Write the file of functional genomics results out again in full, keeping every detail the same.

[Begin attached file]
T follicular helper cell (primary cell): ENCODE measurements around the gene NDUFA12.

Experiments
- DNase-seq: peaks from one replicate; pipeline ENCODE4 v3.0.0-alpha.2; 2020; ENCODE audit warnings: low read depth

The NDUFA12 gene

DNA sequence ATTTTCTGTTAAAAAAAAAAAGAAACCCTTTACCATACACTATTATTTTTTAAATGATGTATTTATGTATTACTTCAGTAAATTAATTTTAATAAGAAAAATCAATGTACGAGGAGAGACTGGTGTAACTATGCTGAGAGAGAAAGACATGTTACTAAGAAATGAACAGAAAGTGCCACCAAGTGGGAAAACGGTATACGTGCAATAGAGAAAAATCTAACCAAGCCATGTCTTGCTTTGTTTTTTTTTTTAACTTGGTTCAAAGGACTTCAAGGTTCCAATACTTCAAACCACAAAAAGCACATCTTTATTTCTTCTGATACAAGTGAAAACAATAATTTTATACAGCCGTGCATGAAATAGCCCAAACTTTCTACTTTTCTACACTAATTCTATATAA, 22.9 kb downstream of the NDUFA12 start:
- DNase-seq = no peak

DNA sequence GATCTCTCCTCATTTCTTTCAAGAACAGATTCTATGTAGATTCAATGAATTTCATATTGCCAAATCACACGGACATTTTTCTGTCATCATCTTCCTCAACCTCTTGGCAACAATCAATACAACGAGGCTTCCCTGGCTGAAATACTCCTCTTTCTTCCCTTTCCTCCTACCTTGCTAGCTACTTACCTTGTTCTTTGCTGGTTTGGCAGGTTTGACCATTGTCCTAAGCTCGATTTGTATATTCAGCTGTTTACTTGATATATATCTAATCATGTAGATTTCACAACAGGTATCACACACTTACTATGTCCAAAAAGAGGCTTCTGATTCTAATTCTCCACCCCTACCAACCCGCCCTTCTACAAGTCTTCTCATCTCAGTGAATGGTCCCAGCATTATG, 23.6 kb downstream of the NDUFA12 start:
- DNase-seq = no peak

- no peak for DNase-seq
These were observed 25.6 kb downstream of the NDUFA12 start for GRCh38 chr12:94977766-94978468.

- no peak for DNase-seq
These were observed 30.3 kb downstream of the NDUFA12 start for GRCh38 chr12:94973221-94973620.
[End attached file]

T follicular helper cell (primary cell): ENCODE measurements around the gene NDUFA12.

Experiments
- DNase-seq: peaks from one replicate; pipeline ENCODE4 v3.0.0-alpha.2; 2020; ENCODE audit warnings: low read depth

The NDUFA12 gene

DNA sequence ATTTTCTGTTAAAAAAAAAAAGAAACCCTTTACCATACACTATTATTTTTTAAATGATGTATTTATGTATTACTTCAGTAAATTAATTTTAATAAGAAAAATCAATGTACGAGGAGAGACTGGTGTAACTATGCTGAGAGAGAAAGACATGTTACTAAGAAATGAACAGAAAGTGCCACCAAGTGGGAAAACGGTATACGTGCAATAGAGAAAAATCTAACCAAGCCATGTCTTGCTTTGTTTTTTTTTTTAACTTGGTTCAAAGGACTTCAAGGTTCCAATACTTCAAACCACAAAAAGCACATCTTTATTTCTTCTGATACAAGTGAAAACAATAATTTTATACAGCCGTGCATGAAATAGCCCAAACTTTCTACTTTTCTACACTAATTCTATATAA, 22.9 kb downstream of the NDUFA12 start:
- DNase-seq = no peak

DNA sequence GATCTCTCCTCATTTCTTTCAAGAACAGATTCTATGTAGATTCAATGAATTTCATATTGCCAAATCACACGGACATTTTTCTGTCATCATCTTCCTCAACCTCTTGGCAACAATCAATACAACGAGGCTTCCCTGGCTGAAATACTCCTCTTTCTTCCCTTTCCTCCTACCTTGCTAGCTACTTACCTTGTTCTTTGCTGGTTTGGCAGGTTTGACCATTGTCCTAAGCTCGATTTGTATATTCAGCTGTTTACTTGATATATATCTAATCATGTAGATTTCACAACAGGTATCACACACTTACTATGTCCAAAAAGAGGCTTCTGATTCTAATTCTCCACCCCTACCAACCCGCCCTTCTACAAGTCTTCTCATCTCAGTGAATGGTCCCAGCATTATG, 23.6 kb downstream of the NDUFA12 start:
- DNase-seq = no peak

- no peak for DNase-seq
These were observed 25.6 kb downstream of the NDUFA12 start for GRCh38 chr12:94977766-94978468.

- no peak for DNase-seq
These were observed 30.3 kb downstream of the NDUFA12 start for GRCh38 chr12:94973221-94973620.